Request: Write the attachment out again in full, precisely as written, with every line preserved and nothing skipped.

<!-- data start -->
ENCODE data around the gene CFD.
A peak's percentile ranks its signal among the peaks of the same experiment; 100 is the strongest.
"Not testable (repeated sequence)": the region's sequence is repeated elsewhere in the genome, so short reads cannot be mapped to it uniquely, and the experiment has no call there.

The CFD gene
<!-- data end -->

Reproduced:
ENCODE data around the gene CFD.
A peak's percentile ranks its signal among the peaks of the same experiment; 100 is the strongest.
"Not testable (repeated sequence)": the region's sequence is repeated elsewhere in the genome, so short reads cannot be mapped to it uniquely, and the experiment has no call there.

The CFD gene